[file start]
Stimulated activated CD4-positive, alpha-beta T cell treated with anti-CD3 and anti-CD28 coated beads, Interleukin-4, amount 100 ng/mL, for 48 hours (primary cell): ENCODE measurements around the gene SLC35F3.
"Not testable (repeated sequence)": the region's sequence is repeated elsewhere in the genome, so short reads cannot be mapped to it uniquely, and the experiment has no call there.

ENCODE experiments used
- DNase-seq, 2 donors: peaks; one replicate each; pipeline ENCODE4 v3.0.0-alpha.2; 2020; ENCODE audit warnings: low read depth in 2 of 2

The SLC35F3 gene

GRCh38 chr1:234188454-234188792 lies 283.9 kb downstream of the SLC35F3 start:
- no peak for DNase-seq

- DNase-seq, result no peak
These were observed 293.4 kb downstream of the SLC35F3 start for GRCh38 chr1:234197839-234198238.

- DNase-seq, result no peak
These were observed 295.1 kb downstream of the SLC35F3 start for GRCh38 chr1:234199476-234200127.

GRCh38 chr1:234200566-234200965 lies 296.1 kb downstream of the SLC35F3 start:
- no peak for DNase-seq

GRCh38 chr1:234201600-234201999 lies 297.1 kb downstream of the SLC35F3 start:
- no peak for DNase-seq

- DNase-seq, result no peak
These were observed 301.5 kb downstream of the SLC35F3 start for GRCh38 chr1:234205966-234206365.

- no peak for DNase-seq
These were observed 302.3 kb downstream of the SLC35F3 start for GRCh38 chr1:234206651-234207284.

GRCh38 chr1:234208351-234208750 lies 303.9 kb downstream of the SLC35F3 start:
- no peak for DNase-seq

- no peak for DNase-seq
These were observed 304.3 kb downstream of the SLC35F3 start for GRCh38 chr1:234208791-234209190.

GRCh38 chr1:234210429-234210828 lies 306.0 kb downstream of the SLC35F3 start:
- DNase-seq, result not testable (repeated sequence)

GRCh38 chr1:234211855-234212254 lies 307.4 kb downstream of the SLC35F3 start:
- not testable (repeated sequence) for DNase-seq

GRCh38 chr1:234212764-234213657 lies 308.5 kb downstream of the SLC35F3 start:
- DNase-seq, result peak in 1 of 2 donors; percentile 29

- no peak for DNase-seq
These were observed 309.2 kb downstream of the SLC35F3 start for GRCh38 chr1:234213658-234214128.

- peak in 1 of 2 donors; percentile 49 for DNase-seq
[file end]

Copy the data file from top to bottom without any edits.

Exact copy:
Stimulated activated CD4-positive, alpha-beta T cell treated with anti-CD3 and anti-CD28 coated beads, Interleukin-4, amount 100 ng/mL, for 48 hours (primary cell): ENCODE measurements around the gene SLC35F3.
"Not testable (repeated sequence)": the region's sequence is repeated elsewhere in the genome, so short reads cannot be mapped to it uniquely, and the experiment has no call there.

ENCODE experiments used
- DNase-seq, 2 donors: peaks; one replicate each; pipeline ENCODE4 v3.0.0-alpha.2; 2020; ENCODE audit warnings: low read depth in 2 of 2

The SLC35F3 gene

GRCh38 chr1:234188454-234188792 lies 283.9 kb downstream of the SLC35F3 start:
- no peak for DNase-seq

- DNase-seq, result no peak
These were observed 293.4 kb downstream of the SLC35F3 start for GRCh38 chr1:234197839-234198238.

- DNase-seq, result no peak
These were observed 295.1 kb downstream of the SLC35F3 start for GRCh38 chr1:234199476-234200127.

GRCh38 chr1:234200566-234200965 lies 296.1 kb downstream of the SLC35F3 start:
- no peak for DNase-seq

GRCh38 chr1:234201600-234201999 lies 297.1 kb downstream of the SLC35F3 start:
- no peak for DNase-seq

- DNase-seq, result no peak
These were observed 301.5 kb downstream of the SLC35F3 start for GRCh38 chr1:234205966-234206365.

- no peak for DNase-seq
These were observed 302.3 kb downstream of the SLC35F3 start for GRCh38 chr1:234206651-234207284.

GRCh38 chr1:234208351-234208750 lies 303.9 kb downstream of the SLC35F3 start:
- no peak for DNase-seq

- no peak for DNase-seq
These were observed 304.3 kb downstream of the SLC35F3 start for GRCh38 chr1:234208791-234209190.

GRCh38 chr1:234210429-234210828 lies 306.0 kb downstream of the SLC35F3 start:
- DNase-seq, result not testable (repeated sequence)

GRCh38 chr1:234211855-234212254 lies 307.4 kb downstream of the SLC35F3 start:
- not testable (repeated sequence) for DNase-seq

GRCh38 chr1:234212764-234213657 lies 308.5 kb downstream of the SLC35F3 start:
- DNase-seq, result peak in 1 of 2 donors; percentile 29

- no peak for DNase-seq
These were observed 309.2 kb downstream of the SLC35F3 start for GRCh38 chr1:234213658-234214128.

- peak in 1 of 2 donors; percentile 49 for DNase-seq